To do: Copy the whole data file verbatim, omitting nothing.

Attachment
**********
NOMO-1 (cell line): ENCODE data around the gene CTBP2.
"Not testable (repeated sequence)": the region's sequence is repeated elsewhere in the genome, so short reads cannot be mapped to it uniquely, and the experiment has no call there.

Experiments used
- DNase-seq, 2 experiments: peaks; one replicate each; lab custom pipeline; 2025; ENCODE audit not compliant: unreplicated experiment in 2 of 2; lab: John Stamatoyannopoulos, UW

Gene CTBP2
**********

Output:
NOMO-1 (cell line): ENCODE data around the gene CTBP2.
"Not testable (repeated sequence)": the region's sequence is repeated elsewhere in the genome, so short reads cannot be mapped to it uniquely, and the experiment has no call there.

Experiments used
- DNase-seq, 2 experiments: peaks; one replicate each; lab custom pipeline; 2025; ENCODE audit not compliant: unreplicated experiment in 2 of 2; lab: John Stamatoyannopoulos, UW

Gene CTBP2